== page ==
I am a Russian native, have lived there for a few years (plus many years of speaking Russian with Russian-Israelis), and have never encountered this phrase. Is it common in a specific part of Russia? (I am from Novosibirsk).
My wife is Russian and she confirms that this is perfectly normal and common Russian.
Is this a goodbye? would you only use this for family, friends or strangers? Sorry for all the questions, I wish Duo would cover that!
Yes, it is an informal "goodbye" that would be used among friends. It is the shortened from "до скорого свидания" which is more formal. You can also say "до скорой встречи" to people you don't know well.
Which one? До скорого? It is one of the "see you" phrases, popular in general (there are many other options, of course).
I think it was born as a short version of "До скорого свидания", which would be considered quite old these days.
Yes, I meant "До скорого". I believe you that it's popular :) just personally never encountered it despite speaking Russian for my entire life, about 5 of those years in Russia.
I was born in the south and visit regularly and I haven't encountered this phrase.
I believe I've posted something similar on a different thread. I said this to one of my russian friends, and he had no idea what I was saying. So I asked about 20 of my russian speaking friends. About 5 of them from Russia, 10 from Ukraine, and another 5ish from other former soviet states. Only 1 of the 20 had heard this phrase... and he said it wasn't common at all.
Just out of curiosity...is there any reason why? "g" and "v" are pretty different sounds.
If скорого is an adjective, do you know what the literal translation of До скорого is? Thank you!
What I understood so far:
До скорого - Until soon
До свидания - Until next time
До свидания - Literally means "Until seeing", as in until we see each other again. However, even if you don't see the person again, it is just a polite way to say goodbye, which is why it's translate as such.
It depends on that which is the stressed vowel. If "a" is stressed, it sounds like [a] in "bath". If it's not, "a" sounds like [uh] like in the word "nut". When "o" is not stressed, it sounds the same as an unstressed "a".
and the words are kinda put together so in до свидания the o is simply not stressed and pronounced kinda like ы while in до скорого the o is right before the stresst syllable and therefore pronounced like "uh" in "nut", like EmonaSheeran said. There are some crazy rules on how to pronounce unstressed vowels depending on where they are :D for those who speak german, this might be helpful http://www.grammatiken.de/russische-grammatik/russisch-aussprache-unbetonte-vokale.php#idfr#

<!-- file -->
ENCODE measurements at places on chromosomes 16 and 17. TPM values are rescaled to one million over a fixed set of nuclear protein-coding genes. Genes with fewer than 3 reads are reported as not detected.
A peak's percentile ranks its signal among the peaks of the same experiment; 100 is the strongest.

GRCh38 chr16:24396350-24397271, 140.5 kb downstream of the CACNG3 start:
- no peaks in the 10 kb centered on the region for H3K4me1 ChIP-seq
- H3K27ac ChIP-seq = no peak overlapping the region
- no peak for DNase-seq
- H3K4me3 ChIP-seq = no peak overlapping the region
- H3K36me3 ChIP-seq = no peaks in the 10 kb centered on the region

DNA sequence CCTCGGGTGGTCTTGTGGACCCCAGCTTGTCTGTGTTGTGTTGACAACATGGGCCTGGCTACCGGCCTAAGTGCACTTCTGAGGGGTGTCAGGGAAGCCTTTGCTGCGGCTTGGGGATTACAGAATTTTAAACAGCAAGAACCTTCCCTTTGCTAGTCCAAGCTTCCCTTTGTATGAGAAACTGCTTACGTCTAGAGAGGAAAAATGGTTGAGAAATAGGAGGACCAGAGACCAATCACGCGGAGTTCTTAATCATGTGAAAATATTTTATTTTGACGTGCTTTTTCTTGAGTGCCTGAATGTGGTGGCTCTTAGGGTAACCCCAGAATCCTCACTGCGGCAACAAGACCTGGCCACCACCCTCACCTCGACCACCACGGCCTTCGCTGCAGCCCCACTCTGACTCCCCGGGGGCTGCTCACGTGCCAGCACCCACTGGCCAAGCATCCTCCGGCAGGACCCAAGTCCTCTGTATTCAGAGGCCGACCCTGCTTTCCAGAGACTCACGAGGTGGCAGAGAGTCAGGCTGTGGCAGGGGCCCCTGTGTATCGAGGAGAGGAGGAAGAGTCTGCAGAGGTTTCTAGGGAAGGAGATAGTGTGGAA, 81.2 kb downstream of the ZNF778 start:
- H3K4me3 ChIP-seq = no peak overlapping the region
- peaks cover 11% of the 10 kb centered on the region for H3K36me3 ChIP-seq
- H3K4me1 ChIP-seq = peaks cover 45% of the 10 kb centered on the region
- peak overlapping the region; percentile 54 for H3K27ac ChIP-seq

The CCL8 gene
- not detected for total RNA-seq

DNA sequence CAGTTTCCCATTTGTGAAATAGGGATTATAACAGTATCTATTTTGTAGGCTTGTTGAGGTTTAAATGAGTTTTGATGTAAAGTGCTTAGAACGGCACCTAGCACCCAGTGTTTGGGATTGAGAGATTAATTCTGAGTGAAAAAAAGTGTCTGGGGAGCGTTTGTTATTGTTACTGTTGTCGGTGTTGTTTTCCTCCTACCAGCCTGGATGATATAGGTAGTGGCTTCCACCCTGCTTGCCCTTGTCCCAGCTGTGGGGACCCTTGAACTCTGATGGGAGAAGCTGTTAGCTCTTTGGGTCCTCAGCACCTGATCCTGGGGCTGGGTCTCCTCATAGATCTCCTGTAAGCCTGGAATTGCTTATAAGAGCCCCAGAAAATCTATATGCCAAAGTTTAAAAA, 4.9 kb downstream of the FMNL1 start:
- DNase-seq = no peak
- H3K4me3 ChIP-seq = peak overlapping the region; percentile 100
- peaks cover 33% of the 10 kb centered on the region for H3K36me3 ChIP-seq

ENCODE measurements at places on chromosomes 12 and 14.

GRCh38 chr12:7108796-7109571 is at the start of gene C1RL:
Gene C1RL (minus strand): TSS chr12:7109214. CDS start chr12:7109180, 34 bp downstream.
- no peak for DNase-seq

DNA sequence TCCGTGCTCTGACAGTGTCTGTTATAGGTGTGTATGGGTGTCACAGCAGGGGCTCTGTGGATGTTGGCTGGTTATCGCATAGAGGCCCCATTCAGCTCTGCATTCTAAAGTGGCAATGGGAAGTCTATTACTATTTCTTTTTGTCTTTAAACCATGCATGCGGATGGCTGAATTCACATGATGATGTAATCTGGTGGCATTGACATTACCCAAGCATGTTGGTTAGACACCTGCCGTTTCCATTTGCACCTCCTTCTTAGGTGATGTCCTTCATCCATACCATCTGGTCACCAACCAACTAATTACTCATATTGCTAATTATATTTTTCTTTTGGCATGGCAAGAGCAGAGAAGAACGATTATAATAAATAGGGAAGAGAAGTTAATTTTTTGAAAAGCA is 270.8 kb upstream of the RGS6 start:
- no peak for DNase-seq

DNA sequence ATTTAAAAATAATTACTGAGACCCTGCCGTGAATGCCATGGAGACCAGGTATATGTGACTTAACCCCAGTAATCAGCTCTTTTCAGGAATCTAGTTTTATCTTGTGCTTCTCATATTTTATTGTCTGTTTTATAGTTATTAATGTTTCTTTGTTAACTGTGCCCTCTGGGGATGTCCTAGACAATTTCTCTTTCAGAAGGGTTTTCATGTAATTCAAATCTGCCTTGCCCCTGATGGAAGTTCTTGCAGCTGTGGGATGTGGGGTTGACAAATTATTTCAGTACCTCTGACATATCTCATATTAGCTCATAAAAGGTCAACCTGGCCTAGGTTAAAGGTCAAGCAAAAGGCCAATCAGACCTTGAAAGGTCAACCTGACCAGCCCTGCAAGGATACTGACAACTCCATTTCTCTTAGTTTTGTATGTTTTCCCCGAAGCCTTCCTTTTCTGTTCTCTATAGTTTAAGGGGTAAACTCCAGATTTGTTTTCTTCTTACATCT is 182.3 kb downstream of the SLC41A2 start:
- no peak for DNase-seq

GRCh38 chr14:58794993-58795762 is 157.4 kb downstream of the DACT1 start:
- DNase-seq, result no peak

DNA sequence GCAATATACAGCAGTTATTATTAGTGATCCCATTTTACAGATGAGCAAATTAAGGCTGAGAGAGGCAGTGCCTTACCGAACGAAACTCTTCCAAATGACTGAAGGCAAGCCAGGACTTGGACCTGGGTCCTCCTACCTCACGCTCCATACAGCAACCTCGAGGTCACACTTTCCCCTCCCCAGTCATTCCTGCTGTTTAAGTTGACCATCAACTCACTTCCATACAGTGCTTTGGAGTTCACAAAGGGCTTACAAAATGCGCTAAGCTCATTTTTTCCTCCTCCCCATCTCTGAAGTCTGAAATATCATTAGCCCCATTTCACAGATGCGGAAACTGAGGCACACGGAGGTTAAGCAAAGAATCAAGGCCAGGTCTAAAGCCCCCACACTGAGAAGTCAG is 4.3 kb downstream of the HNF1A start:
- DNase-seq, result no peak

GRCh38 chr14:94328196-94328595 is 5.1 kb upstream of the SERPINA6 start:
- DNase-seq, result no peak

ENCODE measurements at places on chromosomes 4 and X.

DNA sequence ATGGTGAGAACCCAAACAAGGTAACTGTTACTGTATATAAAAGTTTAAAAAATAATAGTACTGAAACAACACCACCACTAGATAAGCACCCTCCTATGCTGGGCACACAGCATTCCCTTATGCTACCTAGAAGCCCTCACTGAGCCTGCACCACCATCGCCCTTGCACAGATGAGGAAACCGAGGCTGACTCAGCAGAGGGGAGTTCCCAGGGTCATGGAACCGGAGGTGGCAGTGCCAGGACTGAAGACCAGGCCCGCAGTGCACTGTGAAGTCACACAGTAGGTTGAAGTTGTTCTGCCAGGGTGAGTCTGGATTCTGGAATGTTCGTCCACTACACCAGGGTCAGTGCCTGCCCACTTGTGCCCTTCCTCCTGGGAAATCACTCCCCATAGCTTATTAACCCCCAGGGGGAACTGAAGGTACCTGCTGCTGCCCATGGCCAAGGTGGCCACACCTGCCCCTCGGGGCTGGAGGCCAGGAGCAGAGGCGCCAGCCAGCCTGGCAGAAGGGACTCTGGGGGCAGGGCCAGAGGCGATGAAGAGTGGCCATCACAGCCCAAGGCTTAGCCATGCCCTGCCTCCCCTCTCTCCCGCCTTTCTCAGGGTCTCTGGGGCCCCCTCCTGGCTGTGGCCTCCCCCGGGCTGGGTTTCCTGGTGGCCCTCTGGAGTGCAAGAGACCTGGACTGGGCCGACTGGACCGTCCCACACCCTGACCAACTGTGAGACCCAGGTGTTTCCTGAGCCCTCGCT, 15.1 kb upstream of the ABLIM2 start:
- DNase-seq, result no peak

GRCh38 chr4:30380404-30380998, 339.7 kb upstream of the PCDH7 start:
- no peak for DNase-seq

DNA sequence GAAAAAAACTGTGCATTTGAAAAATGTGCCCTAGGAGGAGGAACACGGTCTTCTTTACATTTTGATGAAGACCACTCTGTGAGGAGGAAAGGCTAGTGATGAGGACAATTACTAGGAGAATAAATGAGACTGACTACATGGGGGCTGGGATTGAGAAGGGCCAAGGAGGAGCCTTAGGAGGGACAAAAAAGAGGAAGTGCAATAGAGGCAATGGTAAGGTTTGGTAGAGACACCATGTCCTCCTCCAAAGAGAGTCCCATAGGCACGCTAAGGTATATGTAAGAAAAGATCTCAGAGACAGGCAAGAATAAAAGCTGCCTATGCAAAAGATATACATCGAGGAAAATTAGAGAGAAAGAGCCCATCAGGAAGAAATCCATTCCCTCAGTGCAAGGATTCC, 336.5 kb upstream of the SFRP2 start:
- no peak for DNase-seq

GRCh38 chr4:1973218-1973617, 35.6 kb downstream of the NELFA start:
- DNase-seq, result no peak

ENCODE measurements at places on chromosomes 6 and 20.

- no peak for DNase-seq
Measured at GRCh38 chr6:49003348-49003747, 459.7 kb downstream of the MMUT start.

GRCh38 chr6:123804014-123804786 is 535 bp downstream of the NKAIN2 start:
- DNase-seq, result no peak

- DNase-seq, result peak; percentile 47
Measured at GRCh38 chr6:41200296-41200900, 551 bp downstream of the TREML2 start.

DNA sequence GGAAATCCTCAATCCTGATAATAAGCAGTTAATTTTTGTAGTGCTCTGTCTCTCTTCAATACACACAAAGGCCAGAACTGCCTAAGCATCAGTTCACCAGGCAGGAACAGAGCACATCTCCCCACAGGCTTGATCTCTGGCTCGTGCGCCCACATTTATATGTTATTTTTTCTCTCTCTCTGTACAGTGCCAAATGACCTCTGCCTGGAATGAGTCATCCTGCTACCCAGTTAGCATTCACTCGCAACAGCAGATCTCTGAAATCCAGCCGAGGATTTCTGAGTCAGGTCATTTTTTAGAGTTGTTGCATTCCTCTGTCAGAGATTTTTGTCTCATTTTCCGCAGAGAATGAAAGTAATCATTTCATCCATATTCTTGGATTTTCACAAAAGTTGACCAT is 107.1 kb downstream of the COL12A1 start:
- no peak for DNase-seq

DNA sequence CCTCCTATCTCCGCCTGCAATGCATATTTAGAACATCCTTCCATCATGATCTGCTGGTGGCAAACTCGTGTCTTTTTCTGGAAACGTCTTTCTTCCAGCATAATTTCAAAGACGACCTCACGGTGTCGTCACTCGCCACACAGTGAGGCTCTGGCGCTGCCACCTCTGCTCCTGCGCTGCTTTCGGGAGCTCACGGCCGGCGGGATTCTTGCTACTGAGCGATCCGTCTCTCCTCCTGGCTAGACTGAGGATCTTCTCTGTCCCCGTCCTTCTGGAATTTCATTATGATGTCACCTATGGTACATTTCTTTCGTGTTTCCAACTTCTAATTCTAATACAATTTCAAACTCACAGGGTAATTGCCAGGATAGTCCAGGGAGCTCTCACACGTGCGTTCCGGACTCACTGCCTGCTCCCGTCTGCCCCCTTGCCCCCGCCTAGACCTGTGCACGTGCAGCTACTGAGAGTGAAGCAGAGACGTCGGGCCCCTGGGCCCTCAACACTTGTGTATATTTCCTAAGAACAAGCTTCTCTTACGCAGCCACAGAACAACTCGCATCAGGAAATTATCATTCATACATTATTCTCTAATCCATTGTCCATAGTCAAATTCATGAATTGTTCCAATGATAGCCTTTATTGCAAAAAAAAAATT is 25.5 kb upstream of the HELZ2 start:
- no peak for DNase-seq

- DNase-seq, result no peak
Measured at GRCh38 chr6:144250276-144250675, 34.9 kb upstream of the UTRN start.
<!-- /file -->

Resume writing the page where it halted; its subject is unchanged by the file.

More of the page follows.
how do you pronounce скорого? it sounds like skorovo, but looks like skorogo.
Whenever you have "-ого" or "-его" at the end of the word, you would pronounce the г as a v. Confusing yes, but you'll hear it a LOT in Russian, and eventually it will just become second nature to you :)
-его and -ого at the end of a word only sound like -eva/ova in adjectival endings (this includes things that come from the obsoluts сей...like сегодня). Words много are not pronounced with a "v" sound.
If you click on the blue volume circle on any discussion page, you can hear the answer pronounced properly. And yes, you are exactly right: it sounds like SCORE-ova.
i don't know if they changed it but for me it clearly sounds like da. anyway, if it doesnt sound like da for you, it should be da cause its right before the stressed syllable :)
До скорого - hope to see soon.
you can also say: До скорого свидания. ("скорого - soon" - adjective, "свидание - date" - noun)
До скорого = until soon (see you soon) До свидания = until the next time
The second option seems more formal, imho.
Till soon, mom "до скоро" in Bulgarian means see you soon, literally "till soon", isn't it the same in Russian?
Do ckorovo? Is it used in normal conversation? like can i say this to my frnz?
When you scroll over the two words individually, it is pronounced "do" and "skorogo" respectively. Why is it that together they are pronounced similar to "ve skoreva?"
-ого/-его (pronounced "uh-vuh", "ye-vuh") is a special case where the 'г' makes a 'в' sound.
in the word скорого, the ending is pronounced "va" instead of "ga". does anyone know an example that explains this or know of a word that uses "ого" in the same manner?
All Genitive adjectival endings are pronounced this way (which is also the source of в in сегодня). The spelling of Г here is purely historical: you are not supposed to pronounce it that way.
It is historical spelling. All genitive ого/его endings of adjectives and words with similar declension pattern will get pronounced like that (e.g., in его, чего, кого, какого).
It also affects the word сегодня "today" (it is a combination of сего + дня, сей being an archaic "this" pronoun).
I accidentally put скорово instead of скорого and it accepted it as correct
Why in this sentene "до скорого" translates only as "see you", when in other examples without word "мама" it translates as "see you soon" - (which by the way makes more sense to me)? Like, "see you" doesn't sound like anything at all.